James Siena – Not Your Typical Abstract Artist
Feb 25, 2019
To look at a James Siena painting is to get pulled into a sinuous, methodical maze of color and lines. There is no picture at which to look. Instead, there is a transcendental zone in which to wander. Surface, space and light meld together into visual vibrations until the mind is forced to choose between analyses and acceptance. The straightforward act of patient looking is rarely so gratuitously rewarded. If looking at these tangles of color and line is hypnotic, imagine painting them. The laboriousness involved, especially in the recent large-scale works Siena has made, is hard to imagine. Picturing Siena lording over one of his surfaces adding line after line reminds me quite a bit of “A Line Made By Walking” (1967), one of the earliest Land Art works by British sculptor Richard Long. To make it, Long walked repeatedly back and forth across the same patch of grass. He later recalled, “I wanted to make nature the subject of my work, but in new ways. My first work made by walking was a straight line in a grass field, which was also my own path, going ‘nowhere’.” In a way, Siena is making lines that go nowhere, and in the process, like Long, he is drawing less attention to the finished work itself, and more attention to the planning and human labor that is involved in its making. Similarly, the sinewy compositions Siena creates evoke connections to the masterpiece of Alberto Burri, his “Grande Cretto.” Carved into the surface of the planet itself, its maze of linear cracks forces viewers to choose: they can either walk through them or stand far enough away to look at them. The two experiences are totally different, and mutually exclusive. Likewise, we can stand back and stare at a James Siena painting, or we can walk up close to it and attempt to navigate its linear tangles. The experiences are nothing alike, although both hold the possibility of pure delight.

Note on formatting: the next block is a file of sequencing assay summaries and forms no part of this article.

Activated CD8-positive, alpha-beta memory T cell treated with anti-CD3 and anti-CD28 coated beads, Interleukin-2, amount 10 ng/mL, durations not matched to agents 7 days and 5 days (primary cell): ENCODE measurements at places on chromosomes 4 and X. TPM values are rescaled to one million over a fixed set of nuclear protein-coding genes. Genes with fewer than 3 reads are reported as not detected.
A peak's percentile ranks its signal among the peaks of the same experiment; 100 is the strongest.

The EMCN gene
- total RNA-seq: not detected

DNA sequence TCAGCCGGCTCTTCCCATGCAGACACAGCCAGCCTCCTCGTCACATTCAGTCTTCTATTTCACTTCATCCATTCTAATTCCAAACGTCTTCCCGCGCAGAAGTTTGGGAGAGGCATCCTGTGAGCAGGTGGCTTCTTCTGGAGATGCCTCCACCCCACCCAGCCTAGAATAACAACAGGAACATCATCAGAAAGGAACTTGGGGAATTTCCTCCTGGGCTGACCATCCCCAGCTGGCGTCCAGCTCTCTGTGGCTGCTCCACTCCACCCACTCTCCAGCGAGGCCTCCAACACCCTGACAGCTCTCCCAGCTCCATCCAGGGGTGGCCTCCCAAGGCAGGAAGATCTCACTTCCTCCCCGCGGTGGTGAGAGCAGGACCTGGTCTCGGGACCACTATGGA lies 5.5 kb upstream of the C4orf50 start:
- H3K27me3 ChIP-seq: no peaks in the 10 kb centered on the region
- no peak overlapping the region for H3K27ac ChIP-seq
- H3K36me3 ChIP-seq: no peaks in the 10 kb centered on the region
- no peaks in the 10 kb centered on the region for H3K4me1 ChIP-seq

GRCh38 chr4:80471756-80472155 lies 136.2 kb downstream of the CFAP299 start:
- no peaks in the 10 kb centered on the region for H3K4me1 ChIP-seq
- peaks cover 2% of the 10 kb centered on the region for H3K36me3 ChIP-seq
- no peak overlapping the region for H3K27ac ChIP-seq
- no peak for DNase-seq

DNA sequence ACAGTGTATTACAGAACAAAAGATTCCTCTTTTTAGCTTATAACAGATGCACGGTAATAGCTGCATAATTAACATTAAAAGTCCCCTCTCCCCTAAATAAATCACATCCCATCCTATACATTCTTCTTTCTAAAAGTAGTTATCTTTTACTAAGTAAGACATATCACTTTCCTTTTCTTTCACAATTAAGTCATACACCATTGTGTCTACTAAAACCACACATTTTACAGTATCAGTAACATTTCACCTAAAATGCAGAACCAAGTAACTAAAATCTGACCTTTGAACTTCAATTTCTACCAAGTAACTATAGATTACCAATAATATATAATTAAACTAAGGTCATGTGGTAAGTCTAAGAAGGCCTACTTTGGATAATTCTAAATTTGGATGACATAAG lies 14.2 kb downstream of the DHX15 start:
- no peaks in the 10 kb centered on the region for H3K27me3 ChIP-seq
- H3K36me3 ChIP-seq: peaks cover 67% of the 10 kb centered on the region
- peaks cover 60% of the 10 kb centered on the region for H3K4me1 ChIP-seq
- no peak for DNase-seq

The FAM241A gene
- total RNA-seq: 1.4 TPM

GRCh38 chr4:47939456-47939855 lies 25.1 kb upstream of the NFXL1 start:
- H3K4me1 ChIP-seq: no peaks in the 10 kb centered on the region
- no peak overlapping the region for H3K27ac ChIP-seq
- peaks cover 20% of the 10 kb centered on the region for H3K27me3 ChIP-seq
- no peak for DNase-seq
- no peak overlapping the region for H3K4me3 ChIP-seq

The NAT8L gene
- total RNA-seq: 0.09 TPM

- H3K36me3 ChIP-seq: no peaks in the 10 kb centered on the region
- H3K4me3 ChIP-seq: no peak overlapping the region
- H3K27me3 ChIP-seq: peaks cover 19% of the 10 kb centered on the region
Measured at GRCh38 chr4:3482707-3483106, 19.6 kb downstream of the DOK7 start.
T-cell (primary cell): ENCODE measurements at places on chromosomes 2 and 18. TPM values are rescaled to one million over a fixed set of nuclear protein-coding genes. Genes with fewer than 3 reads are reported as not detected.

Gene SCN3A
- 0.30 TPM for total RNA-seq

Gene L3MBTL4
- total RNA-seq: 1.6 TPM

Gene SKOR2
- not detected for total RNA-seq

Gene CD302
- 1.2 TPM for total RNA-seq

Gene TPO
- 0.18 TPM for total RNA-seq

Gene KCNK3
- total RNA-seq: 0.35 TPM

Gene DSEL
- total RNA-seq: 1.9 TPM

Thinking and Feeling
Siena talks about his painting practice in two separate terms: provoking thought, and inducing feeling. For the viewer, the dichotomy is obvious. The lines and shapes we see confound any resemblance to reality, and yet we cannot help but think about what they might be, what they might represent, or what they might mean. We think about how they were made, and what they are made of. At the same time, we become tired of thinking. When we simply allow ourselves to feel, we start to believe there is more going on than cognition can recognize. The feeling of the patterns exerts itself—it can be harmonious, or it can be dissonant. The feeling of the color relationships bring us into confluence with unknown forces—they can bring joy, or maybe repulsion. In this state of half thinking and half feeling, we have a chance of just letting go. Looking into the painting, or through it, as we might with a Rothko Color Field, offers a release that is pure pleasure.
James Siena - Tanagra, 2006. Lithograph. Composition (irreg.): 28 7/8 x 43 3/16" (73.4 x 109.7 cm); sheet: 29 1/2 x 43 7/8" (75 x 111.4 cm). Universal Limited Art Editions, Bay Shore, NY. Gift of Emily Fisher Landau. MoMA Collection. © 2019 James Siena